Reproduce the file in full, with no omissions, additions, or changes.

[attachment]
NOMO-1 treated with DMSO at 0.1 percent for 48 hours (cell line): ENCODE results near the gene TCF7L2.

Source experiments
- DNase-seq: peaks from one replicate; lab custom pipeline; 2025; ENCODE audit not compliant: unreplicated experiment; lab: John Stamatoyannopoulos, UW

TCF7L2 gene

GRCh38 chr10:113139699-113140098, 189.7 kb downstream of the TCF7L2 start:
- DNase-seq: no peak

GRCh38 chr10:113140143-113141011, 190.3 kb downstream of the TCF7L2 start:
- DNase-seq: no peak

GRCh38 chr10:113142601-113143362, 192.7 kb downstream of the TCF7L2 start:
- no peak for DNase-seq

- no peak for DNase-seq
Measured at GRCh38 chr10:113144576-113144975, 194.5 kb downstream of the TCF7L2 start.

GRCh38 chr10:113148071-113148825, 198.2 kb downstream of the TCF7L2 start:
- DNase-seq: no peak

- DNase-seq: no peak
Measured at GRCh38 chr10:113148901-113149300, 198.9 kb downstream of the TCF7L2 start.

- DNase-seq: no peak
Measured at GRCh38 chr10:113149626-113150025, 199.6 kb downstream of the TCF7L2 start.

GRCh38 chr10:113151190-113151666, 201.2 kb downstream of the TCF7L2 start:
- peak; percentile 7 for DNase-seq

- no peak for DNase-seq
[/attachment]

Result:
NOMO-1 treated with DMSO at 0.1 percent for 48 hours (cell line): ENCODE results near the gene TCF7L2.

Source experiments
- DNase-seq: peaks from one replicate; lab custom pipeline; 2025; ENCODE audit not compliant: unreplicated experiment; lab: John Stamatoyannopoulos, UW

TCF7L2 gene

GRCh38 chr10:113139699-113140098, 189.7 kb downstream of the TCF7L2 start:
- DNase-seq: no peak

GRCh38 chr10:113140143-113141011, 190.3 kb downstream of the TCF7L2 start:
- DNase-seq: no peak

GRCh38 chr10:113142601-113143362, 192.7 kb downstream of the TCF7L2 start:
- no peak for DNase-seq

- no peak for DNase-seq
Measured at GRCh38 chr10:113144576-113144975, 194.5 kb downstream of the TCF7L2 start.

GRCh38 chr10:113148071-113148825, 198.2 kb downstream of the TCF7L2 start:
- DNase-seq: no peak

- DNase-seq: no peak
Measured at GRCh38 chr10:113148901-113149300, 198.9 kb downstream of the TCF7L2 start.

- DNase-seq: no peak
Measured at GRCh38 chr10:113149626-113150025, 199.6 kb downstream of the TCF7L2 start.

GRCh38 chr10:113151190-113151666, 201.2 kb downstream of the TCF7L2 start:
- peak; percentile 7 for DNase-seq

- no peak for DNase-seq